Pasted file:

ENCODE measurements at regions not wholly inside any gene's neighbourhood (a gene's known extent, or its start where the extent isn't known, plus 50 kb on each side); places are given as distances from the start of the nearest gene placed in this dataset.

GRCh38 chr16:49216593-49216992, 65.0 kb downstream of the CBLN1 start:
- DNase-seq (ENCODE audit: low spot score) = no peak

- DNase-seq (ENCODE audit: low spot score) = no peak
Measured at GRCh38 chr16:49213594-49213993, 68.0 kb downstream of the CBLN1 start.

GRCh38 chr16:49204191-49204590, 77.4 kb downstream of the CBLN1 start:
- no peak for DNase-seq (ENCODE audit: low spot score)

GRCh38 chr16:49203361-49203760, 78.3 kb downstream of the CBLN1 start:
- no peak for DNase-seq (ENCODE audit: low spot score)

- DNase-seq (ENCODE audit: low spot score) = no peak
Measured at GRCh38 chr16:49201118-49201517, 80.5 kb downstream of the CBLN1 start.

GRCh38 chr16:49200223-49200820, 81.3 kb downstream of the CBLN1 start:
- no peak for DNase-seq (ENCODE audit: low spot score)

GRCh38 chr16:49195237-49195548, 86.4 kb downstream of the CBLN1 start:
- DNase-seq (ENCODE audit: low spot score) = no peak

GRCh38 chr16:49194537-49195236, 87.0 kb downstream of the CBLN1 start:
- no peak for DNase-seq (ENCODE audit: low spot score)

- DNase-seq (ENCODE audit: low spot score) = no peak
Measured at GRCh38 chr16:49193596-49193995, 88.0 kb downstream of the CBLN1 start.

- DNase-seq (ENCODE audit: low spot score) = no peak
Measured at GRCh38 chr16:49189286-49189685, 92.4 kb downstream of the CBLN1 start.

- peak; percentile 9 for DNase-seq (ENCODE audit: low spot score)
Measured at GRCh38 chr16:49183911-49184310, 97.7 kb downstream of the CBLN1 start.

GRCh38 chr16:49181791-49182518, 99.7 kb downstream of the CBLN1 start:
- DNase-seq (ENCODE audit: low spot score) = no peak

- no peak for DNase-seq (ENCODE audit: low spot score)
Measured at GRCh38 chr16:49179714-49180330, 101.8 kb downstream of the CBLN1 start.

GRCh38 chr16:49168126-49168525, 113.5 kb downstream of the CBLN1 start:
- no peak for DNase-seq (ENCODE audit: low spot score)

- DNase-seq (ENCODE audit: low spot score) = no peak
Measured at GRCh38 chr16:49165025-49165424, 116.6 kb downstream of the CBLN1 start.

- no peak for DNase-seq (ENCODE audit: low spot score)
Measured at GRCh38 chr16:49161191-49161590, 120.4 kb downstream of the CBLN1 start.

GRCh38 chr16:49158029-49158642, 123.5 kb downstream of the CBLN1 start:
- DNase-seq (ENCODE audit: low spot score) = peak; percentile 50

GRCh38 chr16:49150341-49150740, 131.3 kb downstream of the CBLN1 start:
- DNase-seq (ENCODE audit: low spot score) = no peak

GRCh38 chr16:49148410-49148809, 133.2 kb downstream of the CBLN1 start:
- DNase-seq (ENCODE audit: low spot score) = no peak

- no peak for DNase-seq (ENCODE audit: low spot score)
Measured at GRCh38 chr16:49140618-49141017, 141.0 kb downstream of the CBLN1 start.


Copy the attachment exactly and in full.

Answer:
ENCODE measurements at regions not wholly inside any gene's neighbourhood (a gene's known extent, or its start where the extent isn't known, plus 50 kb on each side); places are given as distances from the start of the nearest gene placed in this dataset.

GRCh38 chr16:49216593-49216992, 65.0 kb downstream of the CBLN1 start:
- DNase-seq (ENCODE audit: low spot score) = no peak

- DNase-seq (ENCODE audit: low spot score) = no peak
Measured at GRCh38 chr16:49213594-49213993, 68.0 kb downstream of the CBLN1 start.

GRCh38 chr16:49204191-49204590, 77.4 kb downstream of the CBLN1 start:
- no peak for DNase-seq (ENCODE audit: low spot score)

GRCh38 chr16:49203361-49203760, 78.3 kb downstream of the CBLN1 start:
- no peak for DNase-seq (ENCODE audit: low spot score)

- DNase-seq (ENCODE audit: low spot score) = no peak
Measured at GRCh38 chr16:49201118-49201517, 80.5 kb downstream of the CBLN1 start.

GRCh38 chr16:49200223-49200820, 81.3 kb downstream of the CBLN1 start:
- no peak for DNase-seq (ENCODE audit: low spot score)

GRCh38 chr16:49195237-49195548, 86.4 kb downstream of the CBLN1 start:
- DNase-seq (ENCODE audit: low spot score) = no peak

GRCh38 chr16:49194537-49195236, 87.0 kb downstream of the CBLN1 start:
- no peak for DNase-seq (ENCODE audit: low spot score)

- DNase-seq (ENCODE audit: low spot score) = no peak
Measured at GRCh38 chr16:49193596-49193995, 88.0 kb downstream of the CBLN1 start.

- DNase-seq (ENCODE audit: low spot score) = no peak
Measured at GRCh38 chr16:49189286-49189685, 92.4 kb downstream of the CBLN1 start.

- peak; percentile 9 for DNase-seq (ENCODE audit: low spot score)
Measured at GRCh38 chr16:49183911-49184310, 97.7 kb downstream of the CBLN1 start.

GRCh38 chr16:49181791-49182518, 99.7 kb downstream of the CBLN1 start:
- DNase-seq (ENCODE audit: low spot score) = no peak

- no peak for DNase-seq (ENCODE audit: low spot score)
Measured at GRCh38 chr16:49179714-49180330, 101.8 kb downstream of the CBLN1 start.

GRCh38 chr16:49168126-49168525, 113.5 kb downstream of the CBLN1 start:
- no peak for DNase-seq (ENCODE audit: low spot score)

- DNase-seq (ENCODE audit: low spot score) = no peak
Measured at GRCh38 chr16:49165025-49165424, 116.6 kb downstream of the CBLN1 start.

- no peak for DNase-seq (ENCODE audit: low spot score)
Measured at GRCh38 chr16:49161191-49161590, 120.4 kb downstream of the CBLN1 start.

GRCh38 chr16:49158029-49158642, 123.5 kb downstream of the CBLN1 start:
- DNase-seq (ENCODE audit: low spot score) = peak; percentile 50

GRCh38 chr16:49150341-49150740, 131.3 kb downstream of the CBLN1 start:
- DNase-seq (ENCODE audit: low spot score) = no peak

GRCh38 chr16:49148410-49148809, 133.2 kb downstream of the CBLN1 start:
- DNase-seq (ENCODE audit: low spot score) = no peak

- no peak for DNase-seq (ENCODE audit: low spot score)
Measured at GRCh38 chr16:49140618-49141017, 141.0 kb downstream of the CBLN1 start.